Seven Tips For Using Third-Party Libraries

libraryThere are many good reasons to use code written by others in your application.

This post describes some best practices to optimize your re-use experience.

Library Use Gone Bad

I recently discovered that a library we use for OpenID didn’t handle every situation properly. When I checked for an update, I found that the library is no longer maintained. So I found an alternative and tried to swap that new library in, only to discover that classes from the old library were used all over the place.

This little story shows that a lot can go wrong with using third-party libraries.

The remainder of this post will look at how to use libraries properly. I’m going to focus on open source projects, but most of the same considerations apply for commercial libraries.

1. Use Only Actively Maintained Libraries

Look at things like the date of the latest release, the number of developers contributing, and the sponsoring organizations.

2. Use Only Libraries With an Appropriate License

What’s appropriate for you obviously depends on your context. For instance, if you’re building and distributing a commercial, closed source application, you shouldn’t use any library that only comes with the GPL.

3. Limit the Amount of Code That Touches the Library

Use the Facade design pattern to wrap the library in your own interface. This has several advantages:

  • It allows you to easily replace the library with another, should the need arise
  • It documents what parts of the library you are actually using
  • It allows you to add functionality that the library should have provided but doesn’t, and do so in a logical place

4. Keep the Library Up-to-date

Many developers live by the rule “if it ain’t broke, don’t fix it”. However, you may not notice some of the things that are broken. For instance, many libraries contain security vulnerabilities that are fixed in later versions. You won’t notice these problems until a hacker breaches your application.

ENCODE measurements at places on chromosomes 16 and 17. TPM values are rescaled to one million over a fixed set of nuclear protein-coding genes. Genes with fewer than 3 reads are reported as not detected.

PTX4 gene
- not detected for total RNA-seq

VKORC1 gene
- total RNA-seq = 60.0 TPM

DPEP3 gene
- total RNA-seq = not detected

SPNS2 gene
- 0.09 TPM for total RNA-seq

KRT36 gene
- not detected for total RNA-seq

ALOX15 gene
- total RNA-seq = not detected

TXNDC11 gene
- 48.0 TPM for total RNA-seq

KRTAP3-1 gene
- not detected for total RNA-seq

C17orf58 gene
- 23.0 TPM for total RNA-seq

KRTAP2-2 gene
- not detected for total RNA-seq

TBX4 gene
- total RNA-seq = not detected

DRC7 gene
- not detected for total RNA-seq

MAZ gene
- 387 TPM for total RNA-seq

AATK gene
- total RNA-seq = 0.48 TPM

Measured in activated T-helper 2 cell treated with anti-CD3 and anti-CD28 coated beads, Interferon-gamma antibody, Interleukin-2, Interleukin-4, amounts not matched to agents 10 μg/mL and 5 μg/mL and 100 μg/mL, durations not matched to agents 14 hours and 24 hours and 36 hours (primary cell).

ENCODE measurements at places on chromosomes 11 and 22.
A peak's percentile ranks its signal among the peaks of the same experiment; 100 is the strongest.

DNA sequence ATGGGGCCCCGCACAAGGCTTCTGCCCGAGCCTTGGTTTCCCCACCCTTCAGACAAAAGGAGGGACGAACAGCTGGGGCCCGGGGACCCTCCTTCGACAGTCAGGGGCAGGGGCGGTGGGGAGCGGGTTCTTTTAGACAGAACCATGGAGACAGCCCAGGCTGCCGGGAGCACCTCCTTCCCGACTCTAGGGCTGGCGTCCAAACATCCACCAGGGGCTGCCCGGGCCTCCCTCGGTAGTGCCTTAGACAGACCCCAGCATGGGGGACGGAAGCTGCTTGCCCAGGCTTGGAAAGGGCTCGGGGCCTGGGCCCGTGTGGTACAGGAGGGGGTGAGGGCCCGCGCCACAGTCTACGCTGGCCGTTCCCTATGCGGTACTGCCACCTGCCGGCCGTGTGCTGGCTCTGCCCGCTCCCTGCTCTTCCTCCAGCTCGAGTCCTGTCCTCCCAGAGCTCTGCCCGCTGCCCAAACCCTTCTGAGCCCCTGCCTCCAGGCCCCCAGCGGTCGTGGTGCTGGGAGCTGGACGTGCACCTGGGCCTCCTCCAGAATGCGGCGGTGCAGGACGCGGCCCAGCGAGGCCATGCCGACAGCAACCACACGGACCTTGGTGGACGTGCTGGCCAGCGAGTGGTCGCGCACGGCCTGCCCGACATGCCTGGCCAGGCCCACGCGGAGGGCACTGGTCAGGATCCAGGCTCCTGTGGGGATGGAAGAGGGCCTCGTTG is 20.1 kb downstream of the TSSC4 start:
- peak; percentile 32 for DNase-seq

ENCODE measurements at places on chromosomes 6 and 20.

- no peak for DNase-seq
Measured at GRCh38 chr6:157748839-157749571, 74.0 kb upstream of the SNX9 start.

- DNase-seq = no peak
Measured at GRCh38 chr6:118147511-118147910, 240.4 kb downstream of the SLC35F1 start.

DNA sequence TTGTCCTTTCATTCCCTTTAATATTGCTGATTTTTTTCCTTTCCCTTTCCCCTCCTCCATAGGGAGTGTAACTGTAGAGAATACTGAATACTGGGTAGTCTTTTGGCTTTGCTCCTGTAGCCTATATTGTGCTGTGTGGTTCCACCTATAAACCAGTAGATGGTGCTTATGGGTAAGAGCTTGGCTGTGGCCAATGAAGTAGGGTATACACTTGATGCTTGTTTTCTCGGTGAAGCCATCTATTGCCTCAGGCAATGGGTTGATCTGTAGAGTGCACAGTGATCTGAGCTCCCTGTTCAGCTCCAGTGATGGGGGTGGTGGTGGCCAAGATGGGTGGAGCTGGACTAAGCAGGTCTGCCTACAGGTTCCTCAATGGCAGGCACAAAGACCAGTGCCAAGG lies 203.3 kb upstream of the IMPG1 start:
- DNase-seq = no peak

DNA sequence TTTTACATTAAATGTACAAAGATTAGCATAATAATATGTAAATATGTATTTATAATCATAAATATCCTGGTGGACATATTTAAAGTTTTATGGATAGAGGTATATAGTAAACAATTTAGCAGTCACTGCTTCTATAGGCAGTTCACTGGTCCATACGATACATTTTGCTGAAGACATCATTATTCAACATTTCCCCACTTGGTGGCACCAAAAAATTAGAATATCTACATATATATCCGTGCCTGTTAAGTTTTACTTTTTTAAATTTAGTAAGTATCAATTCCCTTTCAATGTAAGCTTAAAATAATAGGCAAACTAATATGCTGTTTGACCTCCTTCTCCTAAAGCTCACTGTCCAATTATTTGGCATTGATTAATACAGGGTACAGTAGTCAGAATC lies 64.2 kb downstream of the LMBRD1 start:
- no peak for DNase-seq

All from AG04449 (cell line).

5. Write Regression Tests For the Library

If you’re regularly going to update the library, as I suggest, then you’d better know whether they broke anything in a new release. So you need to write some tests that prove the functionality that you want to use from the library.

As a bonus, these tests double as documentation on how to use the library.

6. Know What Libraries You Use

You should always be able to tell what libraries you are using at
any given moment, as well as their versions and licenses. You just never know when someone from the security team is going to call you about a critical vulnerability in a specific version of a library, or when the legal department suddenly decides to forbid the use of a certain license.

7. Take Ownership of the Library

Your application provides functionality to its users. They don’t care whether you build that functionality yourself, or whether you use a library. Not should they. When there is a problem anywhere in your code, you need to be able to fix it.

So think about how you are going to do that for the libraries you plan on using. Are the developing organizations responsive to bug reports? Do you have access to the source? Are the developing organizations willing to apply your patches? Does the license permit modifying the code for private use?

So what have your experiences been with using third-party libraries? Please let me know in the comments.

About these ads

3 Responses to Seven Tips For Using Third-Party Libraries

  1. PlatoMann says:

    Even I think that one should know about the libraries they are using, they should have knowledge to that libraires so that it becomes easier to deal with when it is in use.

  2. Marc Brette says:

    Another critical criteria is whether the library *and* the library direction cover your use-case.
    Sounds obvious, but sometimes a libraries fit 80% of your use-case and you can decide to implement the remaining 20% by yourself.
    But if the library direction is at odd with your use-case (even if it mostly fit the bill), this should be a warning sign.

  3. [...] Last time I shared some tips on how to use libraries well. I now want to delve deeper into one of those: Know What Libraries You Use. [...]

Please Join the Discussion

Please log in using one of these methods to post your comment:

WordPress.com Logo

You are commenting using your WordPress.com account. Log Out / Change )

Twitter picture

You are commenting using your Twitter account. Log Out / Change )

Facebook photo

You are commenting using your Facebook account. Log Out / Change )

Google+ photo

You are commenting using your Google+ account. Log Out / Change )

Connecting to %s

Follow

Get every new post delivered to your Inbox.

Join 302 other followers